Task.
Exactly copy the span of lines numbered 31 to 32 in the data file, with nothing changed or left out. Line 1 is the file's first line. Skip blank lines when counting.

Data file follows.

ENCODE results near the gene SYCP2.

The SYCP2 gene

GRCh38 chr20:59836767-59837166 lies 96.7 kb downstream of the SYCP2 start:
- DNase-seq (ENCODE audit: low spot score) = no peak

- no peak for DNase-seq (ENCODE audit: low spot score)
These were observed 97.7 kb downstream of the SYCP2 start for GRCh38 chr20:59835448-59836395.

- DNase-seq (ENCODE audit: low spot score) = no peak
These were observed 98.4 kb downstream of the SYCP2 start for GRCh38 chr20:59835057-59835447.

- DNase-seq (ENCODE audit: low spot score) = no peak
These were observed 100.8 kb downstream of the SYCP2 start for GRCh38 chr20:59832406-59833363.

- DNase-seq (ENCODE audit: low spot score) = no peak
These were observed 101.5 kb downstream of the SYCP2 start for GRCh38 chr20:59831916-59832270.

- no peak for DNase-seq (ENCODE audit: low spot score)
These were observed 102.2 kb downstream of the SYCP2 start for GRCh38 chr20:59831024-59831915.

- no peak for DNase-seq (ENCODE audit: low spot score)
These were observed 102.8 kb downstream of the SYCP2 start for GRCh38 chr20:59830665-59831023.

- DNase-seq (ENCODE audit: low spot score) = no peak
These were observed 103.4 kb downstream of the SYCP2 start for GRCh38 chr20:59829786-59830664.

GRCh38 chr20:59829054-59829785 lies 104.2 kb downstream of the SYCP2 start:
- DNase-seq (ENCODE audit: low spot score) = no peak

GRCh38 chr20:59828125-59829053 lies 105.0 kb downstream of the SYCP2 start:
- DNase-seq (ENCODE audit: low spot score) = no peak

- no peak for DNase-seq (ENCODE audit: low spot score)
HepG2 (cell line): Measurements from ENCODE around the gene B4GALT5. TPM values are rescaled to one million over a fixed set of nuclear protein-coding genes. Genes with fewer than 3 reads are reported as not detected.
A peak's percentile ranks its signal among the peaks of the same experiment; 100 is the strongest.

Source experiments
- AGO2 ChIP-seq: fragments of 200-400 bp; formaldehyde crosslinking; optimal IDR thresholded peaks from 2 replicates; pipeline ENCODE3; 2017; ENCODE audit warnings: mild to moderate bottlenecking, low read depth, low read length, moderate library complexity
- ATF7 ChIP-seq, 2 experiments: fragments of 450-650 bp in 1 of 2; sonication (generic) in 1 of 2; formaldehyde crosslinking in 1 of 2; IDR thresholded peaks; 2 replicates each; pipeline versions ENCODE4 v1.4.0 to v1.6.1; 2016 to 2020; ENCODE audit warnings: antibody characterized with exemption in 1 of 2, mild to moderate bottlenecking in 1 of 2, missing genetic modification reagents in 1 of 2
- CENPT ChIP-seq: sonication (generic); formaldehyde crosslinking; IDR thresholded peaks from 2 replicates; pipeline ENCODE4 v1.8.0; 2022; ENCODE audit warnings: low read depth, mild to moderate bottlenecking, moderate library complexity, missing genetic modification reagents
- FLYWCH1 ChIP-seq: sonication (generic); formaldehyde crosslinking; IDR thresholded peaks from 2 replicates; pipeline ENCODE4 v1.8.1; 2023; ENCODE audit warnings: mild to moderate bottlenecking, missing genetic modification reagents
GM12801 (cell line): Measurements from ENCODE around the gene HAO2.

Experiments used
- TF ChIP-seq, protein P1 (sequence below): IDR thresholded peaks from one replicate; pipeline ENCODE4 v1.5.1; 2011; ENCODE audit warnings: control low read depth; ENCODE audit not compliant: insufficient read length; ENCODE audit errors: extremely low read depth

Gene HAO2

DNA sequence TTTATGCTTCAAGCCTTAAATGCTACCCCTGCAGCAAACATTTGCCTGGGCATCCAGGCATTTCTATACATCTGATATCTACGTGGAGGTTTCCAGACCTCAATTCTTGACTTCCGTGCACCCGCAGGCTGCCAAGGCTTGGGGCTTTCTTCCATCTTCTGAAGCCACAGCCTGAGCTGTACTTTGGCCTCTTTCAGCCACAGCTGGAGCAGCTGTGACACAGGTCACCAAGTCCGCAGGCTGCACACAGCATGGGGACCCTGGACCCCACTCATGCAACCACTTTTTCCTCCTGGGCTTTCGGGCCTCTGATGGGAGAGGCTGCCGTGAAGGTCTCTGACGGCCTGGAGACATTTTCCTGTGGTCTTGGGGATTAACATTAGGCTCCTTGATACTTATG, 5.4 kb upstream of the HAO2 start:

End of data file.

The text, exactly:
GM12801 (cell line): Measurements from ENCODE around the gene HAO2.

Experiments used